Low Flying Jets – Love Is In The Air (CD)

Low Flying Jets – Love Is In The Air / 2005 Self / http://www.lowflyingjets.com / Reviewed 09 January 2006

There is no limit to exactly how much Low Flying Jets sound like Interpol in the first track on “Love Is In The Air”. To be honest, this is a thread that weaves itself through a majority of the tracks on the disc, but the band really starts to make a name for themselves starting with “Sea Monsters”. The falsetto tones achieved by the band at times during “Sea Monsters” really ties them closer to a Hot Hot Head type of sound, even as their instrumentation really has that same disaffected, antiseptic eighties sound of acts like Franz Ferdinand.

Where “Sea Monsters” was an important track for Low Flying Jets in the sense that it started to show that they had their own sound, it is during “How To Impress Your Friends” that the band really begins to shine. The most experimental that Low Flying Jets get on “Love Is In The Air” is with their “Twin Cities”. In “Twin Cities”, Neil Young, the Red Hot Chili Peppers, the Locust and early Cure all mix together to make something that broods more than a goth getting eir black lipstick taken away. This emotional intensity draws listeners further in and keeps them listening until the disc ends. The slightly more upbeat style of “_____” is a perfect counterweight to “Twin Cities” and is loud and raucous to the point that one wonders if this was the same sullen band that confronted them only a few minutes ago. What does differentiate Low Flying Jets from many of the loud and in your face rock acts like Louis the XIV is that there is some consideration on the part of the listeners to come up with arrangements that will interest instead of the same three chord bore.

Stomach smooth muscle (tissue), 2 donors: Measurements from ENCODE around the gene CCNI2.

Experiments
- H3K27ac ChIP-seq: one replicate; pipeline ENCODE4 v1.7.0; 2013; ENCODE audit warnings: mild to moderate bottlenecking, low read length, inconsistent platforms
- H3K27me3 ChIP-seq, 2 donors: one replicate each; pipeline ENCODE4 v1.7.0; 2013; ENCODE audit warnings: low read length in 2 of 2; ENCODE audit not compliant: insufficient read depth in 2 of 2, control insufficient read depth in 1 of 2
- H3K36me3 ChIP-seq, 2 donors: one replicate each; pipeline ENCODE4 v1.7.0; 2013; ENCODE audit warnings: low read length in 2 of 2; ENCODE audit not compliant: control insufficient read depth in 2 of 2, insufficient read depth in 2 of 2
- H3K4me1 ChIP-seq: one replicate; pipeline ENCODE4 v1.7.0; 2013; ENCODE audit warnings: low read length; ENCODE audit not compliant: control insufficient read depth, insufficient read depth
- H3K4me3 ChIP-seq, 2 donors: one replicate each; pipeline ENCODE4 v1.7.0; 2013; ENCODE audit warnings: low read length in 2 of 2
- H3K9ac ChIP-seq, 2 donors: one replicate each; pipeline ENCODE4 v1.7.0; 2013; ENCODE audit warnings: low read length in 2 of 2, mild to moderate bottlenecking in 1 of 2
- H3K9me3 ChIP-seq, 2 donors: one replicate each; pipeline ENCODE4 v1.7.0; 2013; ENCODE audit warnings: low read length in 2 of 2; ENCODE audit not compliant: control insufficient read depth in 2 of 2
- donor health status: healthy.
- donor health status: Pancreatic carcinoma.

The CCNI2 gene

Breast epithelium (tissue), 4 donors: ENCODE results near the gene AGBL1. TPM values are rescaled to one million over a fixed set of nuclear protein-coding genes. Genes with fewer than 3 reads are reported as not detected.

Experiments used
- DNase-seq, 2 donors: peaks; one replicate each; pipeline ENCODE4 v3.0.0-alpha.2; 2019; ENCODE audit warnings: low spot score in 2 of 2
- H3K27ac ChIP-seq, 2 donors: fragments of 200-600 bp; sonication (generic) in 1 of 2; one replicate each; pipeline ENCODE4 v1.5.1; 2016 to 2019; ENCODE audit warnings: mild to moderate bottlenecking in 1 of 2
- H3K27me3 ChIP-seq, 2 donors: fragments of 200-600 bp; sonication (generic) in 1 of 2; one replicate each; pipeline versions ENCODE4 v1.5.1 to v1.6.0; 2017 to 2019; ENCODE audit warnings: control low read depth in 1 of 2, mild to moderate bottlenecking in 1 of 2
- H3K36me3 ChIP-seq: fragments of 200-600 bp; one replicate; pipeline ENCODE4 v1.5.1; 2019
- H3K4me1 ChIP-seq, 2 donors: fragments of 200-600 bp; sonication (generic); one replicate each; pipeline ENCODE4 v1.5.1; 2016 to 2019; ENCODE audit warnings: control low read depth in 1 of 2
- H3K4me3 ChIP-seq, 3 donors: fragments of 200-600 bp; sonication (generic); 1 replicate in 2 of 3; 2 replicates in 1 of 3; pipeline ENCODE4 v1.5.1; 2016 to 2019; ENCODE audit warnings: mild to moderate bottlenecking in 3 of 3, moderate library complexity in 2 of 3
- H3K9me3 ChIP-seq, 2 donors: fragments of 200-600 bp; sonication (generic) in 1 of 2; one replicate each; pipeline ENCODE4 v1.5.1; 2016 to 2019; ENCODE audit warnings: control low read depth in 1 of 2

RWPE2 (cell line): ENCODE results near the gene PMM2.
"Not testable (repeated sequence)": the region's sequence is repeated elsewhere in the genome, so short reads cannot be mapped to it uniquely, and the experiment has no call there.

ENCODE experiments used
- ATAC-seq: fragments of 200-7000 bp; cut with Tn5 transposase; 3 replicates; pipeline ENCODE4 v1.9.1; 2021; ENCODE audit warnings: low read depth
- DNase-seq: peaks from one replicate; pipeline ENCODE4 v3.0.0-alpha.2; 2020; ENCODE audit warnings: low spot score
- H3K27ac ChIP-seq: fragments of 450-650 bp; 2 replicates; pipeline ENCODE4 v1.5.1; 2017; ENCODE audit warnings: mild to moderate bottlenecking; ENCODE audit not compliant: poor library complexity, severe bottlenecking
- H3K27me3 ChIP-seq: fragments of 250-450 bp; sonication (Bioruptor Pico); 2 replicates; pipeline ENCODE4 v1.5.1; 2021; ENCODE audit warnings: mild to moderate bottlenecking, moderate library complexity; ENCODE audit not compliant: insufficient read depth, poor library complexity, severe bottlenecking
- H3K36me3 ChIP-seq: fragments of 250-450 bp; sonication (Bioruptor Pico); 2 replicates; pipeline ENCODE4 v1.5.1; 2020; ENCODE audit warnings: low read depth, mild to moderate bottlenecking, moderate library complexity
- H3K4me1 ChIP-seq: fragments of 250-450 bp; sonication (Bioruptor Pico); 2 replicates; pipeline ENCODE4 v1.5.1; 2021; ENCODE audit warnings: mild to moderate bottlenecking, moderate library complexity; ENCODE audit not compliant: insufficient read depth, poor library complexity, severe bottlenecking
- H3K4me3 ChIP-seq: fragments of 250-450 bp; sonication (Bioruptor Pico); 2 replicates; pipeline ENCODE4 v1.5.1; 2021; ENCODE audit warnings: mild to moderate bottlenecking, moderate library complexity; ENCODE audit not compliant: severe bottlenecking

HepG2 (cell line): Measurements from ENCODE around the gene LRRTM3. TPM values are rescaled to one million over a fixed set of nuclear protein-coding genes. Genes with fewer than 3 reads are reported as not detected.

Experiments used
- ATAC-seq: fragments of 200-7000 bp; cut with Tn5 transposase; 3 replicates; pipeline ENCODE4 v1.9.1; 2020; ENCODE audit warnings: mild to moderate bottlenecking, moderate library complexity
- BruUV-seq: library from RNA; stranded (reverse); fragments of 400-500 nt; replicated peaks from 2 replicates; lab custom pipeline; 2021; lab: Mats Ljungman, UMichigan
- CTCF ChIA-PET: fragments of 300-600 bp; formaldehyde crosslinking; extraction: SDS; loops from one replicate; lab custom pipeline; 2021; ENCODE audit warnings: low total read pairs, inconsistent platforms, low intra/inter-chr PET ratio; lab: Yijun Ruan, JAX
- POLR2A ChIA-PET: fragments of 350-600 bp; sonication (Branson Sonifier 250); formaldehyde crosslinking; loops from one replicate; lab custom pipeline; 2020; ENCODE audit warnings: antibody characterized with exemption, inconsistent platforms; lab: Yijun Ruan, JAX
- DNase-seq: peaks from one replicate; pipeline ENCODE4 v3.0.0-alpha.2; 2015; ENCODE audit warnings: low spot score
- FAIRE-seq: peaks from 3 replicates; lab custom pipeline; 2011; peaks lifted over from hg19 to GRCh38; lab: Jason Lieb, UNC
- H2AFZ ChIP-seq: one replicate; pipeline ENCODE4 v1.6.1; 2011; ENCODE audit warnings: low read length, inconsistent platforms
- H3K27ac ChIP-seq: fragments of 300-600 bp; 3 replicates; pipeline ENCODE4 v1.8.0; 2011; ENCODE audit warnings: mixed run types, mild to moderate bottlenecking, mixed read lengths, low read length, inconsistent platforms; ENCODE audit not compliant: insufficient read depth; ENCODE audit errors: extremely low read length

This new loudness continues with “Shock And Awe”, but is moderated by an arrangement that will break everyone from their dour stances into a joyous form of dancing. Continuing their musical trip around the world of genres with the very Nirvana-influenced “Murderers”, Low Flying Jets really do not suffer from the same problem as many of their genre-diverse compatriots. This problem, that the band does not put enough of their general sound out for listeners, is something that never even manifests itself in Low Flying Jets’ situation. This is a solid album, in and out and the richness of sounds here ensure a high amount of replay.

Top Tracks: WCS, Sea Monsters

Rating: 7.1/10


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Author: James McQuiston

Ph.D. in Political Science, Kent State University. I have been the editor at NeuFutur / neufutur.com since I was 15. Looking for new staff members all the time; email me if you are interested. Thanks!

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